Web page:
berto
03-25-2012, 00:15
Still waiting in CA. I've heard good things about the beer.

StraightBoston
03-25-2012, 10:45
I think you'll be waiting a long time for national distribution of Yuengling!

I had some last week traveling though DC -- a big step up from the adjunct brews and not as "craft-y" (i.e. hoppy) as Sam's.

Not sure what the closest regional equivalent would be in CA. When I lived there some 20 years ago, probably Henry Weinhard's, but I recall it being only a minor step up from the Buds of the era.

unclebunk
03-25-2012, 11:47
Either the pricing you get on Sam Adams is really good or the pricing you get on Yuengling is really bad.

At the local grocery store last night, the pricing for the same packages sizes was as follows:

Sam Adams Boston Lager 6-pack $9.49
Sam Adams Boston Lager 12-pack $16.89

Yuengling Original Amber Lager 6-pack bottles $5.99
Yuengling Original Amber Lager 12-pack bottles $9.99

Given how competitive the beer industry is, I suspect this is more likely to be representative of the price differential between the two products in most retail chains.

I generally find SA Boston Lager for around $8 a six pack here in Chicago. Your prices are a bummer!:grin: And still no sign of Yuengling at my local liquor store which is another bummer.

berto
03-25-2012, 13:52
I think you'll be waiting a long time for national distribution of Yuengling!

I had some last week traveling though DC -- a big step up from the adjunct brews and not as "craft-y" (i.e. hoppy) as Sam's.

Not sure what the closest regional equivalent would be in CA. When I lived there some 20 years ago, probably Henry Weinhard's, but I recall it being only a minor step up from the Buds of the era.

Weinhards brings back memories of drinking beer with my grandpa when I was a little kid and then buying it by the case in college as an alternative to Bud/Miller/Coors and whatever swill was in the keg. I pick up a six pack every couple years to reminisce.

Good to hear there's Yuengling in DC. I'll be out their in April.

ThomasH
03-26-2012, 07:59
While I don't see much to the novelty of yuengling lager or light lager, I love the black and tan and cheers to Yuengling for pricing it the same as the lager. I bought some Yuengling Bock the other day and like it too. It is seasonal and back on the market after a 40 year absence according to their website. One of these days, when time permits, I am going to Sharon, Pa. to fetch the other 3 versions of Yuengling that aren't available here yet. I don't mind trying their products, they are doing the right thing!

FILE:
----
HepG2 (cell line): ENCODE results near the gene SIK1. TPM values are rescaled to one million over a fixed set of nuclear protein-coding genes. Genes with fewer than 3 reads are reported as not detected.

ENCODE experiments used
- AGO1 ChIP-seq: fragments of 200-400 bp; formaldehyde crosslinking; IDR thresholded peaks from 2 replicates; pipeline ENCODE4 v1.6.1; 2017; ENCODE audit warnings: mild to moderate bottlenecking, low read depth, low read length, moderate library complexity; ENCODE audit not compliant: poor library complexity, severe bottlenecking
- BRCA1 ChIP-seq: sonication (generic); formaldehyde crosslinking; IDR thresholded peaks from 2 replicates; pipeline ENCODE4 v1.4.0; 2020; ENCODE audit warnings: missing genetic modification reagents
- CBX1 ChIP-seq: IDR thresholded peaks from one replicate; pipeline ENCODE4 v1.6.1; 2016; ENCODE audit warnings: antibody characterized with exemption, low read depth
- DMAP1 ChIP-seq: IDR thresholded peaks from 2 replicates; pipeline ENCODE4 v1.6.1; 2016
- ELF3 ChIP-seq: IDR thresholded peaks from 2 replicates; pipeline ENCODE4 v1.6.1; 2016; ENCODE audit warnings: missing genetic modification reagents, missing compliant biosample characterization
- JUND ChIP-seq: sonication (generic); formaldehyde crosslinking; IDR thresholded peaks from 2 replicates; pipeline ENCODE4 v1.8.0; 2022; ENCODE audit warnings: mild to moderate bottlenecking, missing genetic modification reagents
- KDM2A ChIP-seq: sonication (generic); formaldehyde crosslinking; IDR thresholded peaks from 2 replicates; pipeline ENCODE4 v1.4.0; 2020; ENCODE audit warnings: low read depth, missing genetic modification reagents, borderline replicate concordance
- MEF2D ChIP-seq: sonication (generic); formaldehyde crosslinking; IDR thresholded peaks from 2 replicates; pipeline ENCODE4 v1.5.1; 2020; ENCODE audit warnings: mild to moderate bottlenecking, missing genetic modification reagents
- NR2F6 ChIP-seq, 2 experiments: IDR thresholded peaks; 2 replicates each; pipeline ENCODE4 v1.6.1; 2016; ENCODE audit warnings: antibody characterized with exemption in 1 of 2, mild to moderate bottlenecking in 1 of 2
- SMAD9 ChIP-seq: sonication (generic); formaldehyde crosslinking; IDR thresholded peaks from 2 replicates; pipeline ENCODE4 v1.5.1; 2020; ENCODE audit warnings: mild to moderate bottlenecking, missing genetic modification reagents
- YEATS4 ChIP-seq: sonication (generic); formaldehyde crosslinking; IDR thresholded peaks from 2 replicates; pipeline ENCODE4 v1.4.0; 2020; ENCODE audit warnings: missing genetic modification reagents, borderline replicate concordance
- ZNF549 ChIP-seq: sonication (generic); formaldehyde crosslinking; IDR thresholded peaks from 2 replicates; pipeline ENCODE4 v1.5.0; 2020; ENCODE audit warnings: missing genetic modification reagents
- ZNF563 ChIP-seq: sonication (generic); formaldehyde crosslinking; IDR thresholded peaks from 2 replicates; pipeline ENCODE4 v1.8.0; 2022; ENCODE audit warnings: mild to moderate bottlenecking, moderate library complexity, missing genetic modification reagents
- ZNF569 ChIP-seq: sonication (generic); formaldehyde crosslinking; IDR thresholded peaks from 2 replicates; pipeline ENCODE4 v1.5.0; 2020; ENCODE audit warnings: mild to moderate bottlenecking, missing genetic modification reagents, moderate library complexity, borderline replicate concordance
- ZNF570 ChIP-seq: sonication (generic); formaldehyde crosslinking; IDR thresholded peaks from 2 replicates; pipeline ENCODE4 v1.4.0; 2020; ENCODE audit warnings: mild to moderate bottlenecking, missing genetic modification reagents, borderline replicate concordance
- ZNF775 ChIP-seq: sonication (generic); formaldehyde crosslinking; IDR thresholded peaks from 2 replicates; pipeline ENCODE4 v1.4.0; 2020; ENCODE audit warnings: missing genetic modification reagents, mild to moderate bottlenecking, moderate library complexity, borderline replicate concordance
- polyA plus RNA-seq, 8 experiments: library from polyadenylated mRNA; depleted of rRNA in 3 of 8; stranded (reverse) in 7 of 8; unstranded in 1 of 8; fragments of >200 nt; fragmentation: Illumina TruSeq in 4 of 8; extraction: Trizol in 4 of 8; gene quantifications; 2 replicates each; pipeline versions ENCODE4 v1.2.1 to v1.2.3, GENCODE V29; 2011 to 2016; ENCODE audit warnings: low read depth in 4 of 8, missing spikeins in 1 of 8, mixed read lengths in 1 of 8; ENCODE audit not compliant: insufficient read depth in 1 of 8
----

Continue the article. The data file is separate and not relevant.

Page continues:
Thomas

miller542
03-27-2012, 12:29
Either the pricing you get on Sam Adams is really good or the pricing you get on Yuengling is really bad.

At the local grocery store last night, the pricing for the same packages sizes was as follows:

Sam Adams Boston Lager 6-pack $9.49
Sam Adams Boston Lager 12-pack $16.89

Yuengling Original Amber Lager 6-pack bottles $5.99
Yuengling Original Amber Lager 12-pack bottles $9.99

Given how competitive the beer industry is, I suspect this is more likely to be representative of the price differential between the two products in most retail chains.

I'm pretty sure I have everyone beat, Utah DABC charges $1.85/bottle of any Sam Adams, so I'm looking at $11.10/6pk or $22.20/12pk. I only buy a single bottle of the seasonals that are exceptionally good.

As far as Yuengling, I was initially very under-whelmed on first taste after hearing so much about it and how people travel to other states just to get it. Then it grew on me and I have to call it one of the the best values on the market today. Too bad I moved out of Ohio just before regular distribution expanded there!

SMOWK
03-28-2012, 15:55
I used to drink Yuengling Lager quite a bit until about 5 years ago. I started getting bad batches quite often from numerous retailers. After having this happen a few dozen times, now all I buy is their Lord Chesterfield, which has always been my favorite of the Yuengling line-up.